Thursday, December 23, 2010

Exclusive Interview with Paul Wright, Ph.D., Instructor for “Trafficking in the Absurd: The Coen Brothers’ Films”

By Meredith Slifkin

Where will you be Wednesdays this January? Sign up for the new BMFI course, “Trafficking in the Absurd: The Coen Brothers’ Films,” which meets on Wednesdays (Jan 5.-Jan 26) from 6:30pm-9:30-pm in the Multimedia Room. This exciting course will examine the “comic absurdity” and “flawed humanity” prevalent in the works of the notoriously quirky (and brilliant) Coen brothers. There will be a special focus on Miller’s Crossing, The Big Lebowski, No Country for Old Men, and A Serious Man.

The instructor for “Trafficking in the Absurd” is Paul Wright, Ph.D., who was good enough to give me an exclusive interview about the course, and about his personal interest in the Coen Brothers. Wright is an Assistant Professor of English and the Co-Director of the Honors Program at Cabrini College. Previous courses he has taught at BMFI include Scorcese’s Cinema of Loneliness, Kurosawa: East Meets West, and Icon in the Director’s Chair: Clint Eastwood. Posted below is our enlightening interview:

Q: Why the Coen Brothers? What attracts you to their body of work, both personally and academically?

A: The Coen Brothers first got under my skin with their unique sensibility sometime around 1986, when I saw their first feature, Blood Simple, on television late one Saturday night. Aside from being unable to sleep for the suspense of that film, I was struck by their knack for exposing the self-delusion of their characters--the characters' inability to see the world except through their own prism of misbegotten assumptions. This is a theme the Coens have returned to many times over the years. Academically, what has continued to enchant me is their unabashed love of film genre. They have tackled nearly every cinematic genre imaginable--suspense, slapstick, the gangster film, art-house, film noir, spy-thriller, western, spiritual morality tale, and more. They approach each film genre with a genuine passion for the material and the form, but always with an eye toward ironic re-imaginings of those forms.

Jeff Bridges in The Big Lebowski (1998). "Trafficking in the Absurd: The Coen Brothers' Films" begins Wednesday, January 5 and continues on Wednesdays through January 26.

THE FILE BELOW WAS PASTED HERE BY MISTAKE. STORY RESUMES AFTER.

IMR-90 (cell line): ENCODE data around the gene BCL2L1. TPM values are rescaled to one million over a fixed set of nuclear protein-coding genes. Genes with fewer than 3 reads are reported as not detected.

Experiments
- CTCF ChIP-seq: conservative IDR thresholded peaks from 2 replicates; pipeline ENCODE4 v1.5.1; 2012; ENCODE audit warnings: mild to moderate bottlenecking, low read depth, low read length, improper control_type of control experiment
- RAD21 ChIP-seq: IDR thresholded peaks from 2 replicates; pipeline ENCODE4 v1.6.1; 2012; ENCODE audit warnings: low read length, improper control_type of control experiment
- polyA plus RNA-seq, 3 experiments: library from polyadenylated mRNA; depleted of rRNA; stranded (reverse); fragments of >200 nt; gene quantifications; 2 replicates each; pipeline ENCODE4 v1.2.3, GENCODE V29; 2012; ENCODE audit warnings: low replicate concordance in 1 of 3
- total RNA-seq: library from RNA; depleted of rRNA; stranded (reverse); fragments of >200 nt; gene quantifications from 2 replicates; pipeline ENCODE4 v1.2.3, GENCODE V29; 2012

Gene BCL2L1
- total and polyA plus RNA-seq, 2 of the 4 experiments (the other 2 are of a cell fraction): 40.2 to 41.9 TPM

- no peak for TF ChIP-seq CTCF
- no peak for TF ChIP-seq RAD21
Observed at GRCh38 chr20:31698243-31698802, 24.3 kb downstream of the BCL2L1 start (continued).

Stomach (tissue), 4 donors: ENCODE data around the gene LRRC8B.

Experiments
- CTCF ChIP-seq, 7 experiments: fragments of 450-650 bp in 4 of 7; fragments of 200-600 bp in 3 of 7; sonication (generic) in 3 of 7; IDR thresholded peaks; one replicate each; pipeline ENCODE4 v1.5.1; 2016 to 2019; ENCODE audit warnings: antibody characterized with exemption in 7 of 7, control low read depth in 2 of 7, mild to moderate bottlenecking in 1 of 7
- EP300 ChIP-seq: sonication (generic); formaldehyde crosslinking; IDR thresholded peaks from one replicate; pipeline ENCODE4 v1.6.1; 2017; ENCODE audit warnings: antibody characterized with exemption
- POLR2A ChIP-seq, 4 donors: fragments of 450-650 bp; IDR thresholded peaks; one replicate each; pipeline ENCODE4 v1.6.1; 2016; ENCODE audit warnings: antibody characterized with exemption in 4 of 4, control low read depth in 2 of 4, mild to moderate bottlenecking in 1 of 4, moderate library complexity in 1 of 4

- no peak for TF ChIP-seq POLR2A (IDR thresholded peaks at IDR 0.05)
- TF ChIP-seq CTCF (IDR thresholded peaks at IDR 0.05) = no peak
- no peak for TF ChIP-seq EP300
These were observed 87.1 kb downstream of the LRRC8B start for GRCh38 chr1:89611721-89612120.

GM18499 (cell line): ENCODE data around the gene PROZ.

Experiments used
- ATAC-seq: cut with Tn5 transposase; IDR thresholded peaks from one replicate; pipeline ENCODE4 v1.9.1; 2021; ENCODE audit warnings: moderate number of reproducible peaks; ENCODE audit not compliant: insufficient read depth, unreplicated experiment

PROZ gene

Q: “Trafficking in the Absurd” is a striking name for the course, can you explain your choice of this title?

A: I think it was a viewing of The Big Lebowski that inspired me here. When the Dude (Jeff Bridges) is told another character is a nihilist, he responds, "Ah, that must be exhausting." I think this perfectly captures the Coen Brothers' playful (and to my mind, very healthy) sense of the absurd in so many of their films. For them, life's absurdities are not merely existential or coldly philosophical in nature--they embody the self-involved comedy that each of us makes of our daily lives, so often without intending it. It's not just the Coens who "traffic in the absurd"; we all do.

Q: What can students hope to get out of this course?

A: To build more on the previous response, I'm hoping that people come away from the course understanding that blunt honesty need not equal contempt. Aside from the course's focus on the great artistry of the Coens as writer-directors, I stress that for all the Coens' revelry in human beings' penchant for self-importance and self-deception, the Coens' brutal candor and irony never amount to outright contempt for the human condition. I have read some dismissive assessments of the Coens that argue they are misanthropes. This seems as off the mark to me as criticisms of the great Japanese director Ozu, who was said to have treated actors only as props and "colors" for his palette. I think these criticisms of the Coens miss their fundamental appreciation for the downright charms of flawed human beings trying to break out of the orbits of our own delusions. There is something profoundly engaging and affecting about Coen characters; even a villain in Anton Chigurh in No Country for Old Men has a perverse charm. While most of us (thankfully) are less like Anton and more like the bumbling characters of Burn After Reading, what's essential here is the quirky charisma of Coen characters. It might be unsettling just how much of ourselves we recognize in these characters, but that recognition is also a great pleasure in its own right. There is a reason so many gifted actors gravitate toward the Coen Brothers, and I think it's bound up with the celebration of flawed humanity in their writing.